Platt’s Eyot

Platt’s Eyot, Richmond upon Thames

The westernmost and one of the largest of London’s Thames islets

A steep and wooded path leads down to the north riverbank
A steep and wooded path leads down to the north riverbank on Platt’s Eyot

The words ‘eyot’ and ‘ait’ are used inter­changeably to denote the small islands of the Thames and the two are pronounced identically. Platt’s Eyot is linked by a narrow bridge to the Lower Sunbury Road.

Until the 1880s osiers were grown here, a species of willow used for basket-making. The islet owes its hilly topography to the dumping of soil excavated during the creation of additional filter beds at Hampton water­works at the end of the 19th century.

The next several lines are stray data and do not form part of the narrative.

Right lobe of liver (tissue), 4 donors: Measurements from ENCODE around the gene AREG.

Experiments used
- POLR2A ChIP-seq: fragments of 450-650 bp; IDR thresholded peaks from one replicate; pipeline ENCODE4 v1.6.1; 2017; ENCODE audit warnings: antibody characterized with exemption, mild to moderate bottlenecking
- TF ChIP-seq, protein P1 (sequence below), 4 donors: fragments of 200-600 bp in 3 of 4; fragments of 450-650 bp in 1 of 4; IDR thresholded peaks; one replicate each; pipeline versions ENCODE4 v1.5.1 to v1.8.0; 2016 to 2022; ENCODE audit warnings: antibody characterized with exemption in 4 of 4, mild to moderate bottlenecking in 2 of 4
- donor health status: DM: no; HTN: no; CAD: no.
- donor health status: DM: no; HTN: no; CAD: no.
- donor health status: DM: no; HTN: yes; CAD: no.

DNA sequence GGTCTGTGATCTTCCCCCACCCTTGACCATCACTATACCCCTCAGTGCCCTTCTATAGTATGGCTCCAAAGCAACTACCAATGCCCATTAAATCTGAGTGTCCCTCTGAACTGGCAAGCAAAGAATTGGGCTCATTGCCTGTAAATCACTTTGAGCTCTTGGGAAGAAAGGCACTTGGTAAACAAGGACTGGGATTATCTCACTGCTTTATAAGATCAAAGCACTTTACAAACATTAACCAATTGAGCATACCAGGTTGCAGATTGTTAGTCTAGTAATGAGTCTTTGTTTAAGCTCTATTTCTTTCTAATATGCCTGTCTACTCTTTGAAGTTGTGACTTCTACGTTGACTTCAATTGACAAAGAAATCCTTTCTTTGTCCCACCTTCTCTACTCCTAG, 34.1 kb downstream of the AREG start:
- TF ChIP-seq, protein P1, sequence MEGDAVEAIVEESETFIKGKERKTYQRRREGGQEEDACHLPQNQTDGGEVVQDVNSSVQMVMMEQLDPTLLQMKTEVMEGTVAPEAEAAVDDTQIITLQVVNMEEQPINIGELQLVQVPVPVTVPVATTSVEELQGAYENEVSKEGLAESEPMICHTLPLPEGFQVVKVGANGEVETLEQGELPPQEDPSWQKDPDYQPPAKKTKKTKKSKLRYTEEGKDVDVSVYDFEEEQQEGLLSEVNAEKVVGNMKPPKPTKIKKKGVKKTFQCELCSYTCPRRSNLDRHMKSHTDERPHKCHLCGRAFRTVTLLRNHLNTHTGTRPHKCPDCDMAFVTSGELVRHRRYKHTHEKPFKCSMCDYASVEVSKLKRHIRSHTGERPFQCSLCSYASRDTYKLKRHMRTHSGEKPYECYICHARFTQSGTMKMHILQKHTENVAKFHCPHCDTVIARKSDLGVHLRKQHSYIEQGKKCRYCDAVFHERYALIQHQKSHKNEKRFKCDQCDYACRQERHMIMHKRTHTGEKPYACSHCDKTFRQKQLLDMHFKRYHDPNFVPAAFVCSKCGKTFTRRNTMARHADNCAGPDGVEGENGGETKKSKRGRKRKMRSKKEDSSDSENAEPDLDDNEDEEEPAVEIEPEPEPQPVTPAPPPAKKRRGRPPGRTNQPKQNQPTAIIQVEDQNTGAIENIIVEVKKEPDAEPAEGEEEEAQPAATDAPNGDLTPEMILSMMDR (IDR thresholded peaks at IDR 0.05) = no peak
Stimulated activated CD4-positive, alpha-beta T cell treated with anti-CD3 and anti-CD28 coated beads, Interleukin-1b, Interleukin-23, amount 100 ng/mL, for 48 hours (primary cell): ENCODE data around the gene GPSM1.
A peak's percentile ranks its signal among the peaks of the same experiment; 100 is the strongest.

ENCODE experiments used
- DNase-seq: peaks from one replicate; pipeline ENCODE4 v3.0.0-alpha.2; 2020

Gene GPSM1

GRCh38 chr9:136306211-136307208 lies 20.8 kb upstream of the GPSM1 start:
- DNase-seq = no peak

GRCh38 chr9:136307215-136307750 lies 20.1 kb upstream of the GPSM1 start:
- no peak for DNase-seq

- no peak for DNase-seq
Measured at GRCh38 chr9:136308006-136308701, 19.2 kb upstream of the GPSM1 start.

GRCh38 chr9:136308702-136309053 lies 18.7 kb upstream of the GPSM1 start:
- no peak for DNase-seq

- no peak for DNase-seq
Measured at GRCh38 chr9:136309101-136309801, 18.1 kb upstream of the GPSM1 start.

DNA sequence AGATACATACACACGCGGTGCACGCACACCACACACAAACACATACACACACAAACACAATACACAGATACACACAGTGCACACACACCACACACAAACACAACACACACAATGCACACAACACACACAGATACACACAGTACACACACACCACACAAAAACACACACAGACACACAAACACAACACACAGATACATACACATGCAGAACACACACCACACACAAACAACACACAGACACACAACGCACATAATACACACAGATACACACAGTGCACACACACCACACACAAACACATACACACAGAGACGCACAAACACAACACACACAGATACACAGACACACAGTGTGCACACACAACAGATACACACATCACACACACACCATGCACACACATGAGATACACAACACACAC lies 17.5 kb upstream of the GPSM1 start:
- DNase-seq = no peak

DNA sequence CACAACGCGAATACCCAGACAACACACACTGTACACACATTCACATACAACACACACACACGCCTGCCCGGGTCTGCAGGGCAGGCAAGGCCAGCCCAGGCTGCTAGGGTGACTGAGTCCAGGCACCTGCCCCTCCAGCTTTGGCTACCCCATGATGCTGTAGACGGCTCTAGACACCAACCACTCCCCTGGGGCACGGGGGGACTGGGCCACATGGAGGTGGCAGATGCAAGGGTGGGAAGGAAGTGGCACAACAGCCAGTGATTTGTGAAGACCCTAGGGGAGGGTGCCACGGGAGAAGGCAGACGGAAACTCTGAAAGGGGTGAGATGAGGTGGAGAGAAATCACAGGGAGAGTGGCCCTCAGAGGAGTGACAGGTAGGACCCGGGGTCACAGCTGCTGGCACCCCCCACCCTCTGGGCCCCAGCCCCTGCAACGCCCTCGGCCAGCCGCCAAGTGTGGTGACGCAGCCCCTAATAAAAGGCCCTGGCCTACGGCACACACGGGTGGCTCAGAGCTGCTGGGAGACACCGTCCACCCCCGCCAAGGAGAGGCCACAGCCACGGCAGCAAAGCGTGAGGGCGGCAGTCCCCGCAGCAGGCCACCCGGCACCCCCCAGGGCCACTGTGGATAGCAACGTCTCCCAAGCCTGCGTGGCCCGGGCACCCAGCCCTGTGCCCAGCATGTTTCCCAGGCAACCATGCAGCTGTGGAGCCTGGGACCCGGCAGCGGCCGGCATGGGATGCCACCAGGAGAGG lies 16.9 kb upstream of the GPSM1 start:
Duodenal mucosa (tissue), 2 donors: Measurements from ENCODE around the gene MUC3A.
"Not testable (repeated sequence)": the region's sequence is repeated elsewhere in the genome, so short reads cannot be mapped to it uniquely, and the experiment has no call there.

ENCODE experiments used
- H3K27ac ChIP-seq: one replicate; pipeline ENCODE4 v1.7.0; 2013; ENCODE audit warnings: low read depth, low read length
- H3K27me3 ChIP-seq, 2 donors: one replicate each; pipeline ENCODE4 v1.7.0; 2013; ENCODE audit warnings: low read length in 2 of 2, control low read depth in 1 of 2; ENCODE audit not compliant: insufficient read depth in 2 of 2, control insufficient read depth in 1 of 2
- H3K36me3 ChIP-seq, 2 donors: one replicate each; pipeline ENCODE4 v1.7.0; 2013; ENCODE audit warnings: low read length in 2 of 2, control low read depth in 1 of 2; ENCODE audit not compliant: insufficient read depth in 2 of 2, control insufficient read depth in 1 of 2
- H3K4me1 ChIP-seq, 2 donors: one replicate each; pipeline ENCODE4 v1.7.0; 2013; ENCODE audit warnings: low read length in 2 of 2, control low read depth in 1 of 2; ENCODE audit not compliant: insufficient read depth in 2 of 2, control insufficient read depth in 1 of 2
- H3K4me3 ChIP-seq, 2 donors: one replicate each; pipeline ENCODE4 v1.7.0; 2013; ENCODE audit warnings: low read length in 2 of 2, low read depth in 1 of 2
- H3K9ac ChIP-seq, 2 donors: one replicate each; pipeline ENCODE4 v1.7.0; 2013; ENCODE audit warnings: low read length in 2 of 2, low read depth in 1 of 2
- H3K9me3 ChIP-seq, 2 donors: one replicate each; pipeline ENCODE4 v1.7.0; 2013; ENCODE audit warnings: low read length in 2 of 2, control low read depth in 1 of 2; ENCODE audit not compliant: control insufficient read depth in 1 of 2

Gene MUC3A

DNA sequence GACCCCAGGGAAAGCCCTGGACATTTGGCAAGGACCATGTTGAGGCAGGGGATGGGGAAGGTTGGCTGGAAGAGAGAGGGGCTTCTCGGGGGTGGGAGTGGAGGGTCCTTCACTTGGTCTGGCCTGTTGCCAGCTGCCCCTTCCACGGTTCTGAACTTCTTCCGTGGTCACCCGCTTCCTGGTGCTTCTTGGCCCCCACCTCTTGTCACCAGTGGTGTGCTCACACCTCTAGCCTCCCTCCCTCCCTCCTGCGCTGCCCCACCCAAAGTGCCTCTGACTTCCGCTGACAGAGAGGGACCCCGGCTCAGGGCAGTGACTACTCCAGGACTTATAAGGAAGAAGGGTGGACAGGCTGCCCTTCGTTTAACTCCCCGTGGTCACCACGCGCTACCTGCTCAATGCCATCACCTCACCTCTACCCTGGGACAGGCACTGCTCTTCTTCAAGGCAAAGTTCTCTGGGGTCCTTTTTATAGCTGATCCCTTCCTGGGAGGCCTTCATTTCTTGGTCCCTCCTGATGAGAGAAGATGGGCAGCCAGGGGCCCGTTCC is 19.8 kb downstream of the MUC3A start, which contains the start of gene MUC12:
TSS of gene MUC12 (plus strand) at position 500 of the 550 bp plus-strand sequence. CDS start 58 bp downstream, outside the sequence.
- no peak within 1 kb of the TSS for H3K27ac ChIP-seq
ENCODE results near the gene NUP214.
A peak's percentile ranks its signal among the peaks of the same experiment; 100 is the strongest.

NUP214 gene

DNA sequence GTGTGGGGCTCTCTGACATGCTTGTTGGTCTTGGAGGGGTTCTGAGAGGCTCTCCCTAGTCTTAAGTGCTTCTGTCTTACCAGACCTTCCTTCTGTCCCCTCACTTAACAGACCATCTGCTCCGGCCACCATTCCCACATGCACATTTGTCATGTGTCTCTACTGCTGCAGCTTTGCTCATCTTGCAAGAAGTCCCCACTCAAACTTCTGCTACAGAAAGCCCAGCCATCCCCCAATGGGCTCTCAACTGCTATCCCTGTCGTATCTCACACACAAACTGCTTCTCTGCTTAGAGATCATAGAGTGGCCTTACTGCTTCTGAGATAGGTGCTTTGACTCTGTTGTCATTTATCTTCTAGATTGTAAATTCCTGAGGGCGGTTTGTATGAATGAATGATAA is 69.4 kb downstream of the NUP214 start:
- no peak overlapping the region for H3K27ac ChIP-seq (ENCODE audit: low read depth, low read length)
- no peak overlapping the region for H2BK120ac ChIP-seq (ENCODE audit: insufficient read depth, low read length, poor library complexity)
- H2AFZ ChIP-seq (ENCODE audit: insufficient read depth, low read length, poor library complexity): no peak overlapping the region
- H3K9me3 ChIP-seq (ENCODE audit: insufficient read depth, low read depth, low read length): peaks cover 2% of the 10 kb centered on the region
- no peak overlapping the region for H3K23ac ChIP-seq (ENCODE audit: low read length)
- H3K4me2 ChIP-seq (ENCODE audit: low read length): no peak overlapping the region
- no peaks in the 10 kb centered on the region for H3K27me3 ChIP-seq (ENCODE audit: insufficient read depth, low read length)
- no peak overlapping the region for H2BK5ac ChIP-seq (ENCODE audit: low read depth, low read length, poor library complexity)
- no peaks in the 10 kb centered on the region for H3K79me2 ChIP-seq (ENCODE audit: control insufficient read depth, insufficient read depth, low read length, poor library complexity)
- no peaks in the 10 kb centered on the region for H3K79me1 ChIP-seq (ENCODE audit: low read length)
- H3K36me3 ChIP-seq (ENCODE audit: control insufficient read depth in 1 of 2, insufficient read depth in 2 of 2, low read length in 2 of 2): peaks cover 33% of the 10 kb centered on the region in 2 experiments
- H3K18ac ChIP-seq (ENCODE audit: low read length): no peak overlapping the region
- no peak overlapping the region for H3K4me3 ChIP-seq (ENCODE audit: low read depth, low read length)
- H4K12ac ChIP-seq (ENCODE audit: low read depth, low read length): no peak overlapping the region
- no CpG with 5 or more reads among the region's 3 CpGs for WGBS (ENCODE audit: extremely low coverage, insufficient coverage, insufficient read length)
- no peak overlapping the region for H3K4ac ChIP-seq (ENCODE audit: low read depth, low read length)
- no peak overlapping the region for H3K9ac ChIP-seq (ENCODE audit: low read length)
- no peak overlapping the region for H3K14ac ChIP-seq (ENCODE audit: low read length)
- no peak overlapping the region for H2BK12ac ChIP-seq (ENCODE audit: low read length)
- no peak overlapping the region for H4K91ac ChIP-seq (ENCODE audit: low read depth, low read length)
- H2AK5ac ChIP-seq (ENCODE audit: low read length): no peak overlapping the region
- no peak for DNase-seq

Platt’s Eyot was home to the Thorneycroft boatyard, which built torpedo boats in the two world wars. In 1994 The Independent described the old yard as “now suffi­ciently mellow in appearance to be considered part of the pictur­esque confusion rather than an indus­trial eyesore.” The islet was also formerly a base for the river police.

Although its features are on a small scale, Platt’s Eyot has an unexpected amount of both woodland and light industry, together with amenities like a café and public conveni­ences provided for workers and sailors. Many of the islet’s workshops and studio units presently lie empty, but its moorings are almost fully occupied.

Postcode area: Hampton, TW12